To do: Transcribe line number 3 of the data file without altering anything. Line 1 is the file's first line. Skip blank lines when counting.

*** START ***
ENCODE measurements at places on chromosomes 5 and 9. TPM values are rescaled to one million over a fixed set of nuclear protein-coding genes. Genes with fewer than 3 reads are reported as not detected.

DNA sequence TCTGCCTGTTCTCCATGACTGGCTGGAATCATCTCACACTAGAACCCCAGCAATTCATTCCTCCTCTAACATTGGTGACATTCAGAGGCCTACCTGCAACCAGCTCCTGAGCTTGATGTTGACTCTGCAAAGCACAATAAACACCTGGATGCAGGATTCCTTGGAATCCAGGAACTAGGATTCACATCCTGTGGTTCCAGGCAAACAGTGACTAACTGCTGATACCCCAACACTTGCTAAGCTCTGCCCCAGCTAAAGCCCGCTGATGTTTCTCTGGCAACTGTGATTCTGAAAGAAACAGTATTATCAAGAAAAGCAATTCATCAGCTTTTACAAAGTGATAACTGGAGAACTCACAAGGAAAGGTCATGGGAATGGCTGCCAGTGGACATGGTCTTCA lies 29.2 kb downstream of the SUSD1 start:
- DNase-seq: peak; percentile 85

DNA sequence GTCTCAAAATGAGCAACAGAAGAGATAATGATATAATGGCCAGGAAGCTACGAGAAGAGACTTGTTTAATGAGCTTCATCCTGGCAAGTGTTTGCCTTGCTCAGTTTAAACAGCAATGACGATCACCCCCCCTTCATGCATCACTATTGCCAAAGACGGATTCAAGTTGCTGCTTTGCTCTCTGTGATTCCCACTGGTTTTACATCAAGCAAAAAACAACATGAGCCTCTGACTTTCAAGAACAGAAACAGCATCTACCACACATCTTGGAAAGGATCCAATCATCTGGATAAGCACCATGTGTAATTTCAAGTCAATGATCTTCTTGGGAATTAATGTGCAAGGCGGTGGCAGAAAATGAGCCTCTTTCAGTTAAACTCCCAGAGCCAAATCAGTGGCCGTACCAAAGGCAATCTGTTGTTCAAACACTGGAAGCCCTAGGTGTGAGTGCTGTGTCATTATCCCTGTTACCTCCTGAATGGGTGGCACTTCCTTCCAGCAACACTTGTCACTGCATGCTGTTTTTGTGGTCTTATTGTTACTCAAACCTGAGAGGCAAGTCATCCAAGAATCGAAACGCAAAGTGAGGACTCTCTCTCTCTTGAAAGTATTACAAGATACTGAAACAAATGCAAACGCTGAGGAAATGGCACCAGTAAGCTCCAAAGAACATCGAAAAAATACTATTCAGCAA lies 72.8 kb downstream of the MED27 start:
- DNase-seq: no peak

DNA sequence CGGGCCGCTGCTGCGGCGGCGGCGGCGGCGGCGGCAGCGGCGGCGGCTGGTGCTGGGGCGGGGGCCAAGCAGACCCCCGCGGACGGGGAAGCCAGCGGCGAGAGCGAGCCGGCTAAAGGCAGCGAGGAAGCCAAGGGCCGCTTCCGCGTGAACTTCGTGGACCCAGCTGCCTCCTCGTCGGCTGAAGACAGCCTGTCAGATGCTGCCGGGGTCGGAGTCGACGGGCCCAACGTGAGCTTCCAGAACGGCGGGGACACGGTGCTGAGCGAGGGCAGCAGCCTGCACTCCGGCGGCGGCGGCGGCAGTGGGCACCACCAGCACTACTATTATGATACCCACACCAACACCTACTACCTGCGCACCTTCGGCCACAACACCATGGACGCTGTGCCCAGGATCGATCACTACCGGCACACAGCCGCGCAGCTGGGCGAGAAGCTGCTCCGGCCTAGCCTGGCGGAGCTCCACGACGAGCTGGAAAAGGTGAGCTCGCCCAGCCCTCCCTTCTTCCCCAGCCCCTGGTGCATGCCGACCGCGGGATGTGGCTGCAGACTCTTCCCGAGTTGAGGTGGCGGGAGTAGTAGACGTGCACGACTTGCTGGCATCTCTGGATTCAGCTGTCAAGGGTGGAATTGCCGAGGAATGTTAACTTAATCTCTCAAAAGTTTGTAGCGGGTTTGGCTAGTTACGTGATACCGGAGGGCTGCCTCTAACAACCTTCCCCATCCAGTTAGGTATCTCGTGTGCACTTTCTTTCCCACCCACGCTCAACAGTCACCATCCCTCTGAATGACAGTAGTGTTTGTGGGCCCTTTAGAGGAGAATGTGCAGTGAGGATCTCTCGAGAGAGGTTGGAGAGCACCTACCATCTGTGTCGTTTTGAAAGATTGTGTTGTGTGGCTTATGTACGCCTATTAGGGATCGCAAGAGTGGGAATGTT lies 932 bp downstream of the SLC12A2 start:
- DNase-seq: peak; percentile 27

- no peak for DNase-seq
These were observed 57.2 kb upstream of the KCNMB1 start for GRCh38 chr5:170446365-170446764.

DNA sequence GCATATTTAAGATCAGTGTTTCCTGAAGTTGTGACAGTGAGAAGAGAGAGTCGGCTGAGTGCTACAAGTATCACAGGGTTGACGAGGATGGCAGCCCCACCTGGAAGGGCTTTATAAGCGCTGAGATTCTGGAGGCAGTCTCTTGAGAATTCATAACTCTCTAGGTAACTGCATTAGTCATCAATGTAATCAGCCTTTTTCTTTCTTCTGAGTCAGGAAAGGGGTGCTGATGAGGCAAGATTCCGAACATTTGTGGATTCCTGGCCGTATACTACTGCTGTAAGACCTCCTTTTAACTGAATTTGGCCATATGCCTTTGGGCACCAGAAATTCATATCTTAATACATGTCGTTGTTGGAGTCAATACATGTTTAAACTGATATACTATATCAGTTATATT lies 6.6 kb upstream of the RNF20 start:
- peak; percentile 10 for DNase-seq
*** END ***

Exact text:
- DNase-seq: peak; percentile 85